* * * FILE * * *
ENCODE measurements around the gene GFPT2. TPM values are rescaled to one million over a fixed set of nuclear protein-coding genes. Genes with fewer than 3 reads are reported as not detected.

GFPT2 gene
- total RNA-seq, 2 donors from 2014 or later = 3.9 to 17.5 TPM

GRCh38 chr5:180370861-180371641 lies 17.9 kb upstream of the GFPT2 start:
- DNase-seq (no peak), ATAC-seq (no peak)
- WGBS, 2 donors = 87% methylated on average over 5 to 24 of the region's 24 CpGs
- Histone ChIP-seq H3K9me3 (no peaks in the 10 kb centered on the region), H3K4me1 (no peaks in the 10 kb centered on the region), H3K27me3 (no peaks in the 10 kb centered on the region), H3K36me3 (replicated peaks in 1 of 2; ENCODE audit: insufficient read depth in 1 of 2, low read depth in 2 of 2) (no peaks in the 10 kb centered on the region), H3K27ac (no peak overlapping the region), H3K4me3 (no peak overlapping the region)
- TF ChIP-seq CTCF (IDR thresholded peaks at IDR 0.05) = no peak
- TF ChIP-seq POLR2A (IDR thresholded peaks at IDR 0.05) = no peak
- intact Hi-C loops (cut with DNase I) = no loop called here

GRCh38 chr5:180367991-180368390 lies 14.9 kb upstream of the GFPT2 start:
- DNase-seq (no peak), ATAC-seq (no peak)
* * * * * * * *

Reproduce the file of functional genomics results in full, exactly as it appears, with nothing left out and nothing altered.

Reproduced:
ENCODE measurements around the gene GFPT2. TPM values are rescaled to one million over a fixed set of nuclear protein-coding genes. Genes with fewer than 3 reads are reported as not detected.

GFPT2 gene
- total RNA-seq, 2 donors from 2014 or later = 3.9 to 17.5 TPM

GRCh38 chr5:180370861-180371641 lies 17.9 kb upstream of the GFPT2 start:
- DNase-seq (no peak), ATAC-seq (no peak)
- WGBS, 2 donors = 87% methylated on average over 5 to 24 of the region's 24 CpGs
- Histone ChIP-seq H3K9me3 (no peaks in the 10 kb centered on the region), H3K4me1 (no peaks in the 10 kb centered on the region), H3K27me3 (no peaks in the 10 kb centered on the region), H3K36me3 (replicated peaks in 1 of 2; ENCODE audit: insufficient read depth in 1 of 2, low read depth in 2 of 2) (no peaks in the 10 kb centered on the region), H3K27ac (no peak overlapping the region), H3K4me3 (no peak overlapping the region)
- TF ChIP-seq CTCF (IDR thresholded peaks at IDR 0.05) = no peak
- TF ChIP-seq POLR2A (IDR thresholded peaks at IDR 0.05) = no peak
- intact Hi-C loops (cut with DNase I) = no loop called here

GRCh38 chr5:180367991-180368390 lies 14.9 kb upstream of the GFPT2 start:
- DNase-seq (no peak), ATAC-seq (no peak)